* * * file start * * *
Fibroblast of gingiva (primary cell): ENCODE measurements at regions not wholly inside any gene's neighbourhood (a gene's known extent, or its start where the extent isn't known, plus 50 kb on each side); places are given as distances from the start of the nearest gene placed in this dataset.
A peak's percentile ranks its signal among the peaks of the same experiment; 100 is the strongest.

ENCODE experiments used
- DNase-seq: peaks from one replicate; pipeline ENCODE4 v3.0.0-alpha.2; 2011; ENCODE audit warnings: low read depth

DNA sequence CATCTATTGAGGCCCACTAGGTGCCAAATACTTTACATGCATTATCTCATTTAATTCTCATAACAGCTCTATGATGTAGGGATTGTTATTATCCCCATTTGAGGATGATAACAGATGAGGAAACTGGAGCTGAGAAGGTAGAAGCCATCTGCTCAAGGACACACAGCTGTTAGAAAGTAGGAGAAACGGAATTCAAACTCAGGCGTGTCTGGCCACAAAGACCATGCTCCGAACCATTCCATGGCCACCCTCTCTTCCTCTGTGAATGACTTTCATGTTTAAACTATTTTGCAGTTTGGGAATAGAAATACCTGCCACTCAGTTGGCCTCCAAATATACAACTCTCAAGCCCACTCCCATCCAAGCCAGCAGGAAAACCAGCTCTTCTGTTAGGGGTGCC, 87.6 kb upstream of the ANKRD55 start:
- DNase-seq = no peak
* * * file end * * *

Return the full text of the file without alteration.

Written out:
Fibroblast of gingiva (primary cell): ENCODE measurements at regions not wholly inside any gene's neighbourhood (a gene's known extent, or its start where the extent isn't known, plus 50 kb on each side); places are given as distances from the start of the nearest gene placed in this dataset.
A peak's percentile ranks its signal among the peaks of the same experiment; 100 is the strongest.

ENCODE experiments used
- DNase-seq: peaks from one replicate; pipeline ENCODE4 v3.0.0-alpha.2; 2011; ENCODE audit warnings: low read depth

DNA sequence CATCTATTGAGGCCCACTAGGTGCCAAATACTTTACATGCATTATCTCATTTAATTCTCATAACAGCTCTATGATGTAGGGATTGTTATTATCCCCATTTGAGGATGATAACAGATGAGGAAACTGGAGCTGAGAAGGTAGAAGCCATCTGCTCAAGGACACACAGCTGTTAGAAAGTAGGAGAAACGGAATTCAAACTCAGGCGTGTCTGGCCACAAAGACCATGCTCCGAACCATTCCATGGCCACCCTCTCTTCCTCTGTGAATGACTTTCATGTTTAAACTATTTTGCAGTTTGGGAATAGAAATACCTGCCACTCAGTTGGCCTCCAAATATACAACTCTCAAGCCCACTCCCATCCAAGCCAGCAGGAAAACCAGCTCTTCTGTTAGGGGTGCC, 87.6 kb upstream of the ANKRD55 start:
- DNase-seq = no peak